Saxo Bank directed to liquidate crypto assets by Danish financial watchdog.

Denmark’s Financial Supervisory Authority (FSA) has instructed Saxo Bank, a multi-asset broker based in Copenhagen, to sell off its cryptocurrency holdings.

The FSA stated that the bank’s trading of crypto assets for its own account falls outside the legal business scope of financial institutions.

“Unregulated trading of crypto assets can undermine trust in the financial system, and the Danish FSA believes that legitimizing trading of crypto assets would be unfounded.”

Saxo Bank, an online trading and investment company, launched a cryptocurrency offering in May 2021 that allows clients to trade Bitcoin (BTC), Ethereum (ETH), and Litecoin (LTC) against EUR, USD, and JPY from a single margin account without the need for a crypto wallet. Additionally, Saxo already offers various cryptocurrency products, including ETNs and ETFs.

However, after careful evaluation, the regulatory body concluded that trading in digital assets is not listed in Annex 1 of the Financial Business Act.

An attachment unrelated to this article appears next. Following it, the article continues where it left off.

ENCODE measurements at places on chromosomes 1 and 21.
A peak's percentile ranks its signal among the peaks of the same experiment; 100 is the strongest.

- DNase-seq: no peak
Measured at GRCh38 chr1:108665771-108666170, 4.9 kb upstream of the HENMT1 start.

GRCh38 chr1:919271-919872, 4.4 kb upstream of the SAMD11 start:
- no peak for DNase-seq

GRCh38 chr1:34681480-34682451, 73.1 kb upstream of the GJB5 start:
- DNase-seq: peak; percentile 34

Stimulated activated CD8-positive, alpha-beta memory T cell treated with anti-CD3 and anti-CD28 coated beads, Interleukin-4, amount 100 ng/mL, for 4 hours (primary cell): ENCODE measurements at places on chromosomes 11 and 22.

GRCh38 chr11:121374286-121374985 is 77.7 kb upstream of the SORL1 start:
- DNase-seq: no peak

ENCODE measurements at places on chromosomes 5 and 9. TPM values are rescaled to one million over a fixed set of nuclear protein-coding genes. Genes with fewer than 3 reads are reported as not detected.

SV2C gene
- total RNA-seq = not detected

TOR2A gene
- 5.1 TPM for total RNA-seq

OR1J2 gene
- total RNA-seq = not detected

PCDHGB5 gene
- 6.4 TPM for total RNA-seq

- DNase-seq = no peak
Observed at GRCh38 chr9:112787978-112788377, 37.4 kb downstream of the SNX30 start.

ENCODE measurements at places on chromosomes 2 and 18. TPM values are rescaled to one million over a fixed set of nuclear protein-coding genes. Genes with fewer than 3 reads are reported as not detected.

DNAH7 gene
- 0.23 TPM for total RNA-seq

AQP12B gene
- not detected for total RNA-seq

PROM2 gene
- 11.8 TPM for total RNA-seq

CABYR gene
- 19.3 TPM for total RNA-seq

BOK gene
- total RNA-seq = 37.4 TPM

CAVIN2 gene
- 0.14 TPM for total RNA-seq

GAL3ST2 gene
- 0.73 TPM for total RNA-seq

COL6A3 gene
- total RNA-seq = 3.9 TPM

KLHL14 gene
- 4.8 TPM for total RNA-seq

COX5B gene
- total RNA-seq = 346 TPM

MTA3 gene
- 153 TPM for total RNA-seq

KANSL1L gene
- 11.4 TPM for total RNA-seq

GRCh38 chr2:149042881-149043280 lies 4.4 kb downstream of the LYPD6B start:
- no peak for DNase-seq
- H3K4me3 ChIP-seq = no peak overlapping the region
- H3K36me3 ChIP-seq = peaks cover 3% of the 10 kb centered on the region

Saxo Bank has “limited” cryptocurrency holdings, and the FSA’s instructions will have a “very small impact” on the bank, according to Saxo Bank spokesperson Lasse Lilholt.

Saxo Bank will thoroughly examine the FSA’s decision to determine how to proceed.

The financial watchdog mentioned that the European Union’s crypto regulation – markets in cryptoassets (MiCA) – will come into effect on December 30, 2024, and until then, engaging in crypto trading remains unregulated.

Denmark’s Crypto Status

The Danish financial regulator states that cryptocurrencies used for payments are typically unregulated. However, laws apply to ICOs depending on their characteristics.

For example, an ICO must demonstrate that the token provides investors with voting rights or decision-making power over company profits in order to determine if it is subject to financial regulation.

This is because the FSA is not authorized to regulate tokens with such characteristics.

As a member of the European Union, Denmark actively combats money laundering. The EU’s anti-money laundering (AML) regulations are technologically neutral and apply to cryptocurrencies as well.

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